A novel approach to generate host antitumor T cells: Adoptive immunotherapy by T cells maturing in xenogeneic thymus

University of Nebraska at Omaha, Omaha, Nebraska, United States
Journla of Immunotherapy (Impact Factor: 4.01). 02/2007; 30(1):83-8. DOI: 10.1097/01.cji.0000211322.45772.d4
Source: PubMed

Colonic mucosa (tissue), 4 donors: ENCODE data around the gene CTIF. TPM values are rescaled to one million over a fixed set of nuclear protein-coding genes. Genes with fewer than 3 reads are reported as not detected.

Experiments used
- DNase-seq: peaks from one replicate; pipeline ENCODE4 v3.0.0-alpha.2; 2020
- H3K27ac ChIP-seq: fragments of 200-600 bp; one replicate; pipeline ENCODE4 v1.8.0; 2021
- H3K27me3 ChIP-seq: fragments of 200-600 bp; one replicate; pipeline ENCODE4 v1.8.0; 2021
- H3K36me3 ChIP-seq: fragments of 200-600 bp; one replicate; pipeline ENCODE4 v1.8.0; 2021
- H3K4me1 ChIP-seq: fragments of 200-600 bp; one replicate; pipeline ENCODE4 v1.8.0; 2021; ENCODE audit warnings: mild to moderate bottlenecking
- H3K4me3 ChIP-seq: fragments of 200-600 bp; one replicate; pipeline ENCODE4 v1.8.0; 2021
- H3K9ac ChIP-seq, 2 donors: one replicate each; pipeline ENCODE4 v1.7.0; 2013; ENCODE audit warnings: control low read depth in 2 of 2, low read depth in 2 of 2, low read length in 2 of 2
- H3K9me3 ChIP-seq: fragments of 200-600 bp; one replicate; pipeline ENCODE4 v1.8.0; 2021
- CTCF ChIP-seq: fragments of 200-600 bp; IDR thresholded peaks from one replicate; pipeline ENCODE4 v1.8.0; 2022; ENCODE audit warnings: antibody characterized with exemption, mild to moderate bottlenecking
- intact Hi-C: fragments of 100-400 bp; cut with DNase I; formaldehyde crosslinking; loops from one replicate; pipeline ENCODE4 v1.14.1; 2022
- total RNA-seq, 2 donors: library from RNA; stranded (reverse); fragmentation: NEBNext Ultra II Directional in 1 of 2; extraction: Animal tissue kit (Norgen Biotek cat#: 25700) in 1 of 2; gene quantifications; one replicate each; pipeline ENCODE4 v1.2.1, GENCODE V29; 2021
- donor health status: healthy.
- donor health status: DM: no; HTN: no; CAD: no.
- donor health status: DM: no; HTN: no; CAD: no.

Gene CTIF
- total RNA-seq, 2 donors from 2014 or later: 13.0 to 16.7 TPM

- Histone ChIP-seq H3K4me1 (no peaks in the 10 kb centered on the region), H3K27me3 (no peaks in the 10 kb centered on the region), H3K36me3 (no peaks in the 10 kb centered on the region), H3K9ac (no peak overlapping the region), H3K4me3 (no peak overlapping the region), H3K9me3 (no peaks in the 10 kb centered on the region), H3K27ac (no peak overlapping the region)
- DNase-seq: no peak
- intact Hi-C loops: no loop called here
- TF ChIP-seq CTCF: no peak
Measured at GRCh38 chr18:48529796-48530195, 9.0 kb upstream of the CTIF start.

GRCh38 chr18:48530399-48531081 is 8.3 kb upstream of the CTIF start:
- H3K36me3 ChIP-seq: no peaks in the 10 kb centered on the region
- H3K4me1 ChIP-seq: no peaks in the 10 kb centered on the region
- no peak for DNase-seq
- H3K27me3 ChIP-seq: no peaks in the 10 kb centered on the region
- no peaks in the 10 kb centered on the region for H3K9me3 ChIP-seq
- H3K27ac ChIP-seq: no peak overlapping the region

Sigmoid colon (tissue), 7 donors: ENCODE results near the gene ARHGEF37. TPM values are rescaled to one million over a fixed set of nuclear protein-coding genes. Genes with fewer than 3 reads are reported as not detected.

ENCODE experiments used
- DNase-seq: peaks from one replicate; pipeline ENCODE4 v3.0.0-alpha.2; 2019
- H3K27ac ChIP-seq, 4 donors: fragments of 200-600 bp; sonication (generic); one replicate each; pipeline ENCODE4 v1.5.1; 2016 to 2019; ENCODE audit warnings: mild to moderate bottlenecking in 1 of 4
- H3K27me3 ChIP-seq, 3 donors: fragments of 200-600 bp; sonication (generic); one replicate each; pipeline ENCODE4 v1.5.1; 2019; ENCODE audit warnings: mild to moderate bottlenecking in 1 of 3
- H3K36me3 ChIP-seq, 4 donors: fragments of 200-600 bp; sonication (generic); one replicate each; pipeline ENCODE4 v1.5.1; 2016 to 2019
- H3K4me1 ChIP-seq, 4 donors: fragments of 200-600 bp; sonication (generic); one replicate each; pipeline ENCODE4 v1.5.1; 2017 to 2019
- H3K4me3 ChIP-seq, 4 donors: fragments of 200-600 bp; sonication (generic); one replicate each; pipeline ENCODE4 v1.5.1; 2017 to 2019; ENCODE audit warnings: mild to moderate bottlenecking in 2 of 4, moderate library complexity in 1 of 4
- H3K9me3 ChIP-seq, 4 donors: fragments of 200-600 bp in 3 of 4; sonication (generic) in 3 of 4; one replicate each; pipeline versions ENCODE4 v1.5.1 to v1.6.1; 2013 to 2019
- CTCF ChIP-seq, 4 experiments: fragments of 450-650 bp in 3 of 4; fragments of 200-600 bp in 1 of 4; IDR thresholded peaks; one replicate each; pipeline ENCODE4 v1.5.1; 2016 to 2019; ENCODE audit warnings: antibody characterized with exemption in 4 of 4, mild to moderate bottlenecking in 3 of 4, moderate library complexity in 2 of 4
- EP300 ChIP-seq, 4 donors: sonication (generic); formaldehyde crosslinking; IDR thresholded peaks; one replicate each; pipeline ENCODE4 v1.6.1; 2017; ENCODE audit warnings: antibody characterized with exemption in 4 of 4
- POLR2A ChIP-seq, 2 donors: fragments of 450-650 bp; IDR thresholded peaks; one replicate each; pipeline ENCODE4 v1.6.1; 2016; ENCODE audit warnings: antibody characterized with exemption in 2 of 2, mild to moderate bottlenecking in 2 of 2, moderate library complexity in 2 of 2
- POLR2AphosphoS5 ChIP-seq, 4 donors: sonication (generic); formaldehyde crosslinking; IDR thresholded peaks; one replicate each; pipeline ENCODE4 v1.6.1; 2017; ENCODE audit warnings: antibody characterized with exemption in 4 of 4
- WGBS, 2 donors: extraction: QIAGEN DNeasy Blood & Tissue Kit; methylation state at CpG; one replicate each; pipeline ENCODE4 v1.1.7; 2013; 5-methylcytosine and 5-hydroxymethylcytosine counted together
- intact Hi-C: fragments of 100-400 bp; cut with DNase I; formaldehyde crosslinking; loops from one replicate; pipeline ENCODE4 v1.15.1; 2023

Mouse or human T cells developing in xenogeneic porcine thymus are functional. With efficient peripheral repopulation of mouse T cells by grafting fetal pig thymus (FP THY), B6 nude mice were immunized with inactivated syngeneic melanoma, B16 cells. Splenocytes from B16-immunized FP THY-grafted B6 nude mice efficiently killed B16, but not EL4 target cells in cytotoxicity assays in vitro. Adoptive transfer of splenocytes from B16-immunizd FP THY-grafted B6 nude mice to B16-bearing B6 mice significantly prolonged recipient survival and inhibited B16 solid tumor growth when B16 cells were injected IV or SC, respectively, compared with the identical controls. Splenocytes from nonimmunized FP THY-grafted B6 nude mice failed to protect B6 mice from B16-induced mortality. The present data have demonstrated that mouse T cells maturing in xenogeneic thymus have the ability to kill syngeneic tumor cells. This study may offer a novel resource to produce host antitumor T cells for adoptive immunotherapy of tumor patients.

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